Day 2 Mont Laurier to Nominigue 55kms
|Baguette onboard. The conditions on the day were perfect: overcast, cool temperatures, and no wind. We spotted this little free library and decided this was as good a place as any to stop for a drink break.|
|When in Rome... Local sausage, local baguette, local jam, local brie, and prosecco for lunch. So! Good. Protip: Bring lunch as there is not much along this leg.|
|One of the many beautiful marshy areas along the route. There is a busy beaver in the photo but it's hard to spot.|
I felt this one by the end. Around 35kms in was when I hit my wall but was able to ride through it. The route felt really remote with nothing but trees between the beginning and end. So glad we brought our own lunch.
Day two was much more of a ride. Yesterday was 40ish today 50ish. Oh my! It's flat and smooth without traffic for kilometers - so incredible! So dreamy! The scenery made it so very enjoyable. There are KM markers along the way, which makes my ride even better, I could count up and down and everyone of the little brown signs signified my triumph through pedal stokes. But then the incline - not a big incline - but at times it felt ENDLESS. Slow biking kills every part of the body, especially the mind. I can say the nap when we hit the hotel at the end of the day was my favorite. I wasn't very good company at dinner, I believe I was just a puddle. And the sleep that night, heaven.
Day 3 Nominigue to Mont-Tremblant 60kms
|Nadia's whip: Tout Terrain Via Veneto model with Ortlieb bags, Rohloff 14-speed hub, belt drive, full fenders, dynamo lighting and Schwalbe tires. This bike is one of our demos, come check it out in store.|
|Sean's whip: Tout Terrain Outback bikepacking/trail bike with 12-speed Pinion Drive crank, belt drive, Swift Industries bags, and Jones bars. This bike is one of our demos, come check it out in store.|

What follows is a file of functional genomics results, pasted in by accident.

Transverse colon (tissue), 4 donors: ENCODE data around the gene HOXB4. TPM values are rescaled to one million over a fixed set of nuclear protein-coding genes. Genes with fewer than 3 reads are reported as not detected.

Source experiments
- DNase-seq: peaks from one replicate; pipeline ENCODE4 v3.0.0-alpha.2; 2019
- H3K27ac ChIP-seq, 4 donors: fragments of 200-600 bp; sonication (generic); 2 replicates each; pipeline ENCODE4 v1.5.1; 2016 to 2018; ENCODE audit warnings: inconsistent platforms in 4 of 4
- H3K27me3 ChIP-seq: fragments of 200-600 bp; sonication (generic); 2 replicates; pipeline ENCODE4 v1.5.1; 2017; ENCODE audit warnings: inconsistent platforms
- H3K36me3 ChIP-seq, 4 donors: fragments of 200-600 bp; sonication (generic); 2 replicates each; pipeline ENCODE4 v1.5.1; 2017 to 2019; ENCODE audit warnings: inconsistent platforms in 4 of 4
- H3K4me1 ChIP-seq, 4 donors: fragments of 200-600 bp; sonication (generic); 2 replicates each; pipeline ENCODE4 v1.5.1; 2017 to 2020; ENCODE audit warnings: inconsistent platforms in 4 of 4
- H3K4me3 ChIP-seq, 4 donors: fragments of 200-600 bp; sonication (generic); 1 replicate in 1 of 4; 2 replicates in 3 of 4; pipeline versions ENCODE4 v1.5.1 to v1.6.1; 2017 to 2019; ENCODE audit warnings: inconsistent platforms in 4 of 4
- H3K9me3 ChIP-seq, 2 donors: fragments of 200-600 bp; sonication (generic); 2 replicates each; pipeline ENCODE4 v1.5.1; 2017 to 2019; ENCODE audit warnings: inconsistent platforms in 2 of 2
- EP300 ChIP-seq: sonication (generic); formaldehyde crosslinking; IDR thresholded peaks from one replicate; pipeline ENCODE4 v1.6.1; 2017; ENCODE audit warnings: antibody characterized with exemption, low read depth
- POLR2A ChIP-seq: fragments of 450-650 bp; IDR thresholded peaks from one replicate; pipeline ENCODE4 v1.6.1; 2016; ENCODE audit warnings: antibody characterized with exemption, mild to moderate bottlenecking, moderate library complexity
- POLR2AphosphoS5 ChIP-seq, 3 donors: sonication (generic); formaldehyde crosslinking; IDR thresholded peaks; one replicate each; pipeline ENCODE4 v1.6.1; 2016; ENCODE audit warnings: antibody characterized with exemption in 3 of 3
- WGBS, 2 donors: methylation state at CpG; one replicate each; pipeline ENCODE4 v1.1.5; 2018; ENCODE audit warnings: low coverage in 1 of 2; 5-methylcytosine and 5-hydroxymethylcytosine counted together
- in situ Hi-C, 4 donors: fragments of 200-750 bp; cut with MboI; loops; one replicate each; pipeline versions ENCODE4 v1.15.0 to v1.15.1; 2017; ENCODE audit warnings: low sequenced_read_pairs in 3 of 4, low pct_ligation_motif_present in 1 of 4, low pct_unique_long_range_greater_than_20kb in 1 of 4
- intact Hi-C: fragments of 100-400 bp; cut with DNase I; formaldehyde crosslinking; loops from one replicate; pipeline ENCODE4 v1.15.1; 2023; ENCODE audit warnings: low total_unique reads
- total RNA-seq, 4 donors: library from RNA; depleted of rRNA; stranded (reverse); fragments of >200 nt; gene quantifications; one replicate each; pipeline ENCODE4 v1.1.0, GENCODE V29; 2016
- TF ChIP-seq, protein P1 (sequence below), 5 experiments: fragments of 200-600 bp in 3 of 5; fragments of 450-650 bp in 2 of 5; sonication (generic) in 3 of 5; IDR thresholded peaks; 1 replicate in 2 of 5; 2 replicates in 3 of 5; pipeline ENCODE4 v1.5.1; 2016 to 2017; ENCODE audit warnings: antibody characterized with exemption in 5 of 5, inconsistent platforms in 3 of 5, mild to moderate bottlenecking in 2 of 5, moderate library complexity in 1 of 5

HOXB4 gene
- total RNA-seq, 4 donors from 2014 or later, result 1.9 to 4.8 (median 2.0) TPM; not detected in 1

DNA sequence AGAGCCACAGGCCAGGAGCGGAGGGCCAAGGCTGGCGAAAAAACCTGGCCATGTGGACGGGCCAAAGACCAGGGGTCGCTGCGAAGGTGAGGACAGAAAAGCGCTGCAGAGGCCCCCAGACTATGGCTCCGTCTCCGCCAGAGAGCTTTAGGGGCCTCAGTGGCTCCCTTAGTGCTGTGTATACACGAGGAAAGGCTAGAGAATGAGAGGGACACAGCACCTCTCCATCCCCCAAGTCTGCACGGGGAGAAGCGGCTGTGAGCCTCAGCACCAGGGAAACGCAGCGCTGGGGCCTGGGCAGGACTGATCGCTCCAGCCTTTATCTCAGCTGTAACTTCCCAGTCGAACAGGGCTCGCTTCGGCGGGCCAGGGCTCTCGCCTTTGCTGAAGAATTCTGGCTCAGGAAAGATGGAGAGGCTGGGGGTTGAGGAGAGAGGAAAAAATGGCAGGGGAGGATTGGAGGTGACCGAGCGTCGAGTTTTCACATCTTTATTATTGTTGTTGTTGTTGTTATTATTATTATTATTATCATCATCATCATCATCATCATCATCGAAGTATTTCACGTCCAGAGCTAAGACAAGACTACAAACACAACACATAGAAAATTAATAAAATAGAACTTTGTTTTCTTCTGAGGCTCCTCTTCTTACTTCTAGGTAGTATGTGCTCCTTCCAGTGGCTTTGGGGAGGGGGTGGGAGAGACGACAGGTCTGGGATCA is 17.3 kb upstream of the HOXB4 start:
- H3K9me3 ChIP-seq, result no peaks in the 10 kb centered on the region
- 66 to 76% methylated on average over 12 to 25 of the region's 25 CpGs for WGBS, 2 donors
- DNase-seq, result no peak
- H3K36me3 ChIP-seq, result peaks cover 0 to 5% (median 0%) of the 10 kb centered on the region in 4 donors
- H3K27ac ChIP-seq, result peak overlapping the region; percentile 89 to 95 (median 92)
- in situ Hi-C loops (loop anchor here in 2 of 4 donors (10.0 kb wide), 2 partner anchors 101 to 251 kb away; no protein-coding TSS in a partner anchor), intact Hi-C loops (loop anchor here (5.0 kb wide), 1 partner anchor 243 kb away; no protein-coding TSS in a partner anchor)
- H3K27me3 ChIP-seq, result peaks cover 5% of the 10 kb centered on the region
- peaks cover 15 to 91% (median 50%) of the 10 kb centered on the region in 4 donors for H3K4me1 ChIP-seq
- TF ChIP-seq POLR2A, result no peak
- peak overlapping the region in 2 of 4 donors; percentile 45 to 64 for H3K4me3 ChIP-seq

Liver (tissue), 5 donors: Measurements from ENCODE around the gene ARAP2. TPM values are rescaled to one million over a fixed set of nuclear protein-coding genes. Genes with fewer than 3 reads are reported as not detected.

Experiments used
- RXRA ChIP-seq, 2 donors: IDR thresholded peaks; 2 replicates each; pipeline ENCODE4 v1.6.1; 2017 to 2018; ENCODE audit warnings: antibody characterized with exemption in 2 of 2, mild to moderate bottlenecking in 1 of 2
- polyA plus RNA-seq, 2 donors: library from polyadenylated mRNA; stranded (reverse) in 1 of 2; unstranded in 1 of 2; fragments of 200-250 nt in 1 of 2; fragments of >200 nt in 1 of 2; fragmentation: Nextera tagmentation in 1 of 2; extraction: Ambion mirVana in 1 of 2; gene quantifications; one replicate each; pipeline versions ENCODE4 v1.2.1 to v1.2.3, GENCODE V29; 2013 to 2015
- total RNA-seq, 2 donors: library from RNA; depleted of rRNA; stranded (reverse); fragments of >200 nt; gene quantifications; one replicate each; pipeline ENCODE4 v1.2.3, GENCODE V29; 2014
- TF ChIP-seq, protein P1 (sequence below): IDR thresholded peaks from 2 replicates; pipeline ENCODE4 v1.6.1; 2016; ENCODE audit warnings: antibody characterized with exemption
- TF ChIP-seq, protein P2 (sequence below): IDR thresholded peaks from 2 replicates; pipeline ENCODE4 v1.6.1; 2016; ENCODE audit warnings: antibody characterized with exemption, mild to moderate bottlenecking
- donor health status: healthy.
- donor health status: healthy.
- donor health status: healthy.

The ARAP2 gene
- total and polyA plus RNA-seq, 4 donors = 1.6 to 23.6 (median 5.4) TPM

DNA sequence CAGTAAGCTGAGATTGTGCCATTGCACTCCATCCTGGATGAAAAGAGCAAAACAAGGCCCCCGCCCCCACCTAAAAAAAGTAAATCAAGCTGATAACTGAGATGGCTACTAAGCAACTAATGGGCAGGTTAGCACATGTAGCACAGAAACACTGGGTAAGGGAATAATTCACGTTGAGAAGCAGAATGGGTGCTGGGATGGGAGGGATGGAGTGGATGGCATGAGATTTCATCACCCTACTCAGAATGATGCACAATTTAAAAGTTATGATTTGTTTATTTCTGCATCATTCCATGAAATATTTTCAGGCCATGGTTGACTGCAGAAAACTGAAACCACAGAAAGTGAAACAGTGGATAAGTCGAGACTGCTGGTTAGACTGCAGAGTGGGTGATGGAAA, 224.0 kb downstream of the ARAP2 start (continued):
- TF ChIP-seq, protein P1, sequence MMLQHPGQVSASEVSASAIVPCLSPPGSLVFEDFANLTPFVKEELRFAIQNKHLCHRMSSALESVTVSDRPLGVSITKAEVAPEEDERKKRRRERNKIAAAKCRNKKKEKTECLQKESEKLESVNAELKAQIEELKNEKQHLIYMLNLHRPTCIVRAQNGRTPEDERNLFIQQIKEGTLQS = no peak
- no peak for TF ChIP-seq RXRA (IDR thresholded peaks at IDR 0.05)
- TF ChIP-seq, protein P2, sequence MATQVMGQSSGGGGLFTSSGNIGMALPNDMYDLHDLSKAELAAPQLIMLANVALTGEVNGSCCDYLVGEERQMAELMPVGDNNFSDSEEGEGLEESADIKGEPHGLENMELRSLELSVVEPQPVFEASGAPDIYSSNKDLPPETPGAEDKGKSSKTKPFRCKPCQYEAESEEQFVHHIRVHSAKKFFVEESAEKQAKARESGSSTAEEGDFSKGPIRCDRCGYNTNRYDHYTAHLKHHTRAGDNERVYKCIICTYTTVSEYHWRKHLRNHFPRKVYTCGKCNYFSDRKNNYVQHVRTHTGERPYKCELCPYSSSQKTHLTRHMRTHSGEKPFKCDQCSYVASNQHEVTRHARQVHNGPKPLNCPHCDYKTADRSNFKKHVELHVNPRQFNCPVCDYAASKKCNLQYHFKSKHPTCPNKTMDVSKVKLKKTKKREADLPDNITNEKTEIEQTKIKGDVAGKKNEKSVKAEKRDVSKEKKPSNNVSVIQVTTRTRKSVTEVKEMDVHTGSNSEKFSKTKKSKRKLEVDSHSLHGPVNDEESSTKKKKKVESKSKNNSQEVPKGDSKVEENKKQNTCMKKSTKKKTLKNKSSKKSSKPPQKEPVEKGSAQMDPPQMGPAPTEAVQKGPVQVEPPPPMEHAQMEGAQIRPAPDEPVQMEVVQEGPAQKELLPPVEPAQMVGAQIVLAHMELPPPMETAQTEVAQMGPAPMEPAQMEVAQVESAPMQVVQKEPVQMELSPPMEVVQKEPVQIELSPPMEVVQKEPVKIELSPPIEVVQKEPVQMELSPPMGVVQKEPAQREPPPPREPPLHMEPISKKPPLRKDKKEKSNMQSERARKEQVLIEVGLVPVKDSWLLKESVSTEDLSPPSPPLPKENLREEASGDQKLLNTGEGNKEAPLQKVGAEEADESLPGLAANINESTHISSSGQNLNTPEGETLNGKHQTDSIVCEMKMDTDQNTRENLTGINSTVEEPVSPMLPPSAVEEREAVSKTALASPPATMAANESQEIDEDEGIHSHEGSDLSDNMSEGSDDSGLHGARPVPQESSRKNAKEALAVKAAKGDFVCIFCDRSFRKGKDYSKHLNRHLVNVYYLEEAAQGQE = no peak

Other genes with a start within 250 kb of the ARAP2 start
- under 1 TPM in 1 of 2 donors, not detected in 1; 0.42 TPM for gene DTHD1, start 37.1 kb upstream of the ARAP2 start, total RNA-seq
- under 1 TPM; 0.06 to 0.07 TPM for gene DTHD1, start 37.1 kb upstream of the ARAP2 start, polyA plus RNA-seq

|Little lovelies everywhere...|
|La Gare Labelle had an excellent bistro inside with a full bar and restaurant including frites fried in duck fat . The interior was beautiful and the food was quite good. Definitely recommend a stop, even just for a refreshment.|
|Chickens chilling out beside the path.|
I was pretty toast by the time we got to Labelle and we still had 21kms to go. The toughest day of the trip, no question. Knowing that I had a day off the bike the next day and a massage booked too made the suffering worth it.
My ileostomy and traveling can be a big deal or not. We ostomy people prepare for the worst and hope for the best. In almost all the moves we make every day our "BAG" governs many choices we make. I have extra supplies always at the ready (extra bags, wipes, clothes) because our bag systems aren't always perfect. Accidents of big proportions happen to us at any given moment, and sometimes for no reason. This fear might be my biggest battle of my life. I have overcome many of the struggles with the help of weed since having the surgery to remove my colon and then a few years later, my anus. I have my medicine with me and it always relieves my symptoms and anxiety that follow me everywhere. I smoked on this ride and it is a great companion. I also can say that without this medicine I don't think I could have done it. I still suffer often from phantom pains. I had significant surgery last October to remove my anus. Yes, my ass is ornamental now, sometimes referred to a "Barbie Butt" in ostomy circles. I was worried about the daily ride on my new rear. I have new and severed nerve endings at a very tender spot, for all of us. I was new to all this so here we go.
Day three and I have a new appreciation for my love. Sean rides and rides and rides. He's always been able to ride circles around me when I put put along. On this ride he was "tail gunning" - hanging out behind me, happy to sip on wine and watch over me from the back. I know the pace I go is not his. He kept assuring me that this ride is for me, not him. I have my boombotix booming my favorite tunes and helping me trudge on this long, hard day - because now it's uphill all the time. Uphill is painful. Everywhere hurts. Hurting from riding so much: my neck, wrist, my feet even. How do your feet hurt when your not using them? I knew we had a two day stop and a plan for a massage tomorrow so I was ok with the day. But at the 50KM, I was done done and done. The climb the humidity - and my ornamental ass! There was what felt like an endless ride along a lake on the way to Mt. Tremblant, not sure I even enjoyed the view. Turned out to be a bit of a climb to the room for the night. I can say my toughest day on a bike.